Sources of lean protein include white meats and legumes or beans, although many other foods contain some. Two small pancakes provide 6 grams. What you really want to be sure to do is to avoid the “bad” sources and of course I feel like a non-plant protein source is a better option.
Most of the bad sources are red meats. But let me add that not all are bad as long as it is lean and in moderation, once or twice a week. Red meats include beef, mutton, lamb, veal, goat, venison and pork. Claims that pork is “the other white meat” are scientifically inaccurate.
Red meats can be bad because some cuts are high in sodium and saturated fats. Both increase your risk of heart disease.
Processed meats like hot dogs are also bad sources. Like unprocessed red meats, they’re also high in sodium and saturated fat, but are accompanied by the additional risk of nitrates and nitrites, which are converted into cancer-causing chemicals in the digestive system. If you or your children must eat a hot dog, there are a few brands on the market that are nitrate and nitrite free.
The best sources of lean protein are going to be white meats which include poultry, fish and other seafood. Chicken and turkey are the two most popular types of poultry. The dark meat (legs, wings, thighs) contains more fat, but the breast meat with the skin removed is very low in fat.
Sources of lean protein also include fish and are generally low in fat. Fatty fish, such as salmon and tuna, contain very little saturated fat and are good sources of polyunsaturated omega-3 fats, which are important for heart, circulatory and brain health. A minimum of two servings a week of fatty fish is recommended for adults in order to provide the essential omega-3s DHA and EPA.
Other types of seafood are also lean protein foods. Shrimp is relatively high in cholesterol, but research suggests that dietary cholesterol does not contribute to high cholesterol in the bloodstream. Saturated fat is the big problem for high cholesterol and high blood triglycerides, risk factors for heart disease.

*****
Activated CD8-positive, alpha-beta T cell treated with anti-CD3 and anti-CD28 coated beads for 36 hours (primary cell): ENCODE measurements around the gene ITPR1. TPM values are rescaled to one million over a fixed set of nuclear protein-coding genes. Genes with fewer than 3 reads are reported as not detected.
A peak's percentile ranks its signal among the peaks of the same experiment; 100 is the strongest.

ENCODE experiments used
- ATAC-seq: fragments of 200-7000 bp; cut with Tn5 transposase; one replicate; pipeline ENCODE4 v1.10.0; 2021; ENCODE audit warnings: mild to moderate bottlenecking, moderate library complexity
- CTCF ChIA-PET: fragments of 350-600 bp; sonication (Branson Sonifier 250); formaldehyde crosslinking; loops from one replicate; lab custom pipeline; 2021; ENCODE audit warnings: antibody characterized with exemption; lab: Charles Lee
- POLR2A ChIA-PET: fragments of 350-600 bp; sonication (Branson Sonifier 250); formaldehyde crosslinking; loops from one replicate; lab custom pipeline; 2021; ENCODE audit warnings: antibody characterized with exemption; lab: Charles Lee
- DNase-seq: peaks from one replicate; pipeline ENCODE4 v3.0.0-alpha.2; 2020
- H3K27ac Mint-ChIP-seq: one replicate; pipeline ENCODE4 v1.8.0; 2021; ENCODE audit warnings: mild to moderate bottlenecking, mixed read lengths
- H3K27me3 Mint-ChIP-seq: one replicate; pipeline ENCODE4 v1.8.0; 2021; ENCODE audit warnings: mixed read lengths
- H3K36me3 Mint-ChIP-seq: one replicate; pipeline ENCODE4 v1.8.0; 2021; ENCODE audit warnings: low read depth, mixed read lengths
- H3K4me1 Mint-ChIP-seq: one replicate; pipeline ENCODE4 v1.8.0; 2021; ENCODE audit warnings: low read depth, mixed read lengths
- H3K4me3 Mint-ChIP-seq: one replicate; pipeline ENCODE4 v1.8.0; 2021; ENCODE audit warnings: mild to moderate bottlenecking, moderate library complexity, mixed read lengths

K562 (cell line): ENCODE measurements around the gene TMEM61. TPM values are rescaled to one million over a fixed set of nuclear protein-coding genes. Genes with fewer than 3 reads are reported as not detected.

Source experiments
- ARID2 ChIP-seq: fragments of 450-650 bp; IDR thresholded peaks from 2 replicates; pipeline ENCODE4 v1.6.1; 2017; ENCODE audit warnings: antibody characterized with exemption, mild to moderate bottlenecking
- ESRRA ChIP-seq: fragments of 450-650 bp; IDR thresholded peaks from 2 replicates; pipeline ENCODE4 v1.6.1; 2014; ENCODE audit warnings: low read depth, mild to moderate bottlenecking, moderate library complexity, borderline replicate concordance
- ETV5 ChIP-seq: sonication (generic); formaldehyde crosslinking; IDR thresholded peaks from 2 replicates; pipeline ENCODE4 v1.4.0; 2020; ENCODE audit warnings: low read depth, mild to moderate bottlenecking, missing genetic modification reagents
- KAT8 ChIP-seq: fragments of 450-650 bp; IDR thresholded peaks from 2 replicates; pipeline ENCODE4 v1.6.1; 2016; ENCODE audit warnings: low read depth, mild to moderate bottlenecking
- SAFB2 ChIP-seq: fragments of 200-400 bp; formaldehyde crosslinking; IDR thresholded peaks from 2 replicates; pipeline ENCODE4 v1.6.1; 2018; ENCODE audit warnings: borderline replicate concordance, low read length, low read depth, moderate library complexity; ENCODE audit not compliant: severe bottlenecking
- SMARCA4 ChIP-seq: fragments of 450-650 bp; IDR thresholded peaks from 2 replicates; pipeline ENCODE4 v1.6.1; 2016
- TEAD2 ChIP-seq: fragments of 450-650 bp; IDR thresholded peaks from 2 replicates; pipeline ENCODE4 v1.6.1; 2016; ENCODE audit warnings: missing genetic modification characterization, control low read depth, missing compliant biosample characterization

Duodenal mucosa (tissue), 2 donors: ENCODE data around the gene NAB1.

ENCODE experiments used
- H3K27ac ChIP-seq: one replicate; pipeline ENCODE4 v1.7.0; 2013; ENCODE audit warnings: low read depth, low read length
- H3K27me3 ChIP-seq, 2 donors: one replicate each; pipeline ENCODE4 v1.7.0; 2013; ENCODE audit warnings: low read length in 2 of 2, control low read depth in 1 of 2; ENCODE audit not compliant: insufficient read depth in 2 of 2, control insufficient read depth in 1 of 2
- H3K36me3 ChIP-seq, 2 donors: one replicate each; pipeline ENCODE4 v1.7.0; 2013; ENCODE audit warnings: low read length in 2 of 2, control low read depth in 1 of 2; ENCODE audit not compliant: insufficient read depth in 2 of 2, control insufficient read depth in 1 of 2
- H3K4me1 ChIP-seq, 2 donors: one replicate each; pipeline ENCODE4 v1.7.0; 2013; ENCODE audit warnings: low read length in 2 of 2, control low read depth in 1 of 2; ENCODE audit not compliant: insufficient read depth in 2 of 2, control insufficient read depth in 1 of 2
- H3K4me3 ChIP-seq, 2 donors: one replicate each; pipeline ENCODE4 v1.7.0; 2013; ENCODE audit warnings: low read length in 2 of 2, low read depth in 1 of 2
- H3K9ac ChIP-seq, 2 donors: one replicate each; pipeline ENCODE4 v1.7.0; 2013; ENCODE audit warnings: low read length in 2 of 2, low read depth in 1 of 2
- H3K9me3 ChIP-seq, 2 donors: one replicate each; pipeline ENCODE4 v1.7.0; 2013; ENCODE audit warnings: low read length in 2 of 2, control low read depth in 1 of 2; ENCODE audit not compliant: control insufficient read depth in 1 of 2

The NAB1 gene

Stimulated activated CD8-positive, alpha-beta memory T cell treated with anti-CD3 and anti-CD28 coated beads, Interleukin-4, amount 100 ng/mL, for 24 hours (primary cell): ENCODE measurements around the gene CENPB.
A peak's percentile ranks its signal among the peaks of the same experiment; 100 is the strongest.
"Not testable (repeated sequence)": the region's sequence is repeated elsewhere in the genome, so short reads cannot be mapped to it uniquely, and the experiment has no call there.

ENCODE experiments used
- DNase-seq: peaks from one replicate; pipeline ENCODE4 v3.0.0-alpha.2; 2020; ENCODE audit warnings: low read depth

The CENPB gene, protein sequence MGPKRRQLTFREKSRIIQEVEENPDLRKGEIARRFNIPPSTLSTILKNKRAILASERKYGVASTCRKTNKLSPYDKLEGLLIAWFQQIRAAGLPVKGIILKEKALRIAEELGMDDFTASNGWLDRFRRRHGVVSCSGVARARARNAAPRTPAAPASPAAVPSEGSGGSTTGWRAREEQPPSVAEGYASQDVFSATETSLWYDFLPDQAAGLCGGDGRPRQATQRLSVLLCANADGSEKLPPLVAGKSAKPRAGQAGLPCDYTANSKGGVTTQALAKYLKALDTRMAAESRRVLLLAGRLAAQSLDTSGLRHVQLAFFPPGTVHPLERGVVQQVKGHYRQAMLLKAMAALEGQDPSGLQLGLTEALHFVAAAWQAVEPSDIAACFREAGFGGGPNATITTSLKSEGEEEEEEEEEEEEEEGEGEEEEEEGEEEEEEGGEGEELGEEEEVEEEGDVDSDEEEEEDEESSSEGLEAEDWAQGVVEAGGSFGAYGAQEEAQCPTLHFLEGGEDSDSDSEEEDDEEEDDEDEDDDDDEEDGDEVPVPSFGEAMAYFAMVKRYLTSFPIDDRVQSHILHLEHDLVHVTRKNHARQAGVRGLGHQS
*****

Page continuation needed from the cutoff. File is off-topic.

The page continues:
There are also plant-based sources of lean protein. Legumes or beans are the leanest of all because they do not contain fat unless it is added as a flavoring. The soybean is a lean protein food that for practical purposes can be considered equivalent in quality to that of meat.
But some people are sensitive to soy, and there is controversy as far as its effects on the body. So, other beans may be better dietary choices. I personally do not care for soy products at all. But overall in the sources of lean protein, the benefit of beans is that they provide dietary fiber. Other health benefits of increased intake of dietary fiber may include better cholesterol levels, a reduced risk of heart disease, a reduced risk of high blood pressure, a reduced risk of type II diabetes, better bowel function and easier weight loss.
Egg whites are fat-free, cholesterol-free sources. All of the cholesterol is in the yolk of the egg. Egg yolks vary in terms of their fatty acid profile, depending on how they are raised and fed. For example, eggs from free-range hens are higher in omega-3 fatty acids and lower in cholesterol than those produced on factory farms. I eat 1 whole egg and 3 egg whites every morning for breakfast!
If you are looking for a lean body protein shake, whey is a good source to look for. Whey is derived from dairy products but is not a source of dietary fat. The shakes on the market differ greatly in quality. Some are high in sugar and contain other unhealthy ingredients. So remember to read consider putting it in your mouth.
As you can see, they are many sources of good proteins to choose from. The important thing to remember is get enough of it in your diet to build and maintain your lean muscle for a beautiful fit body!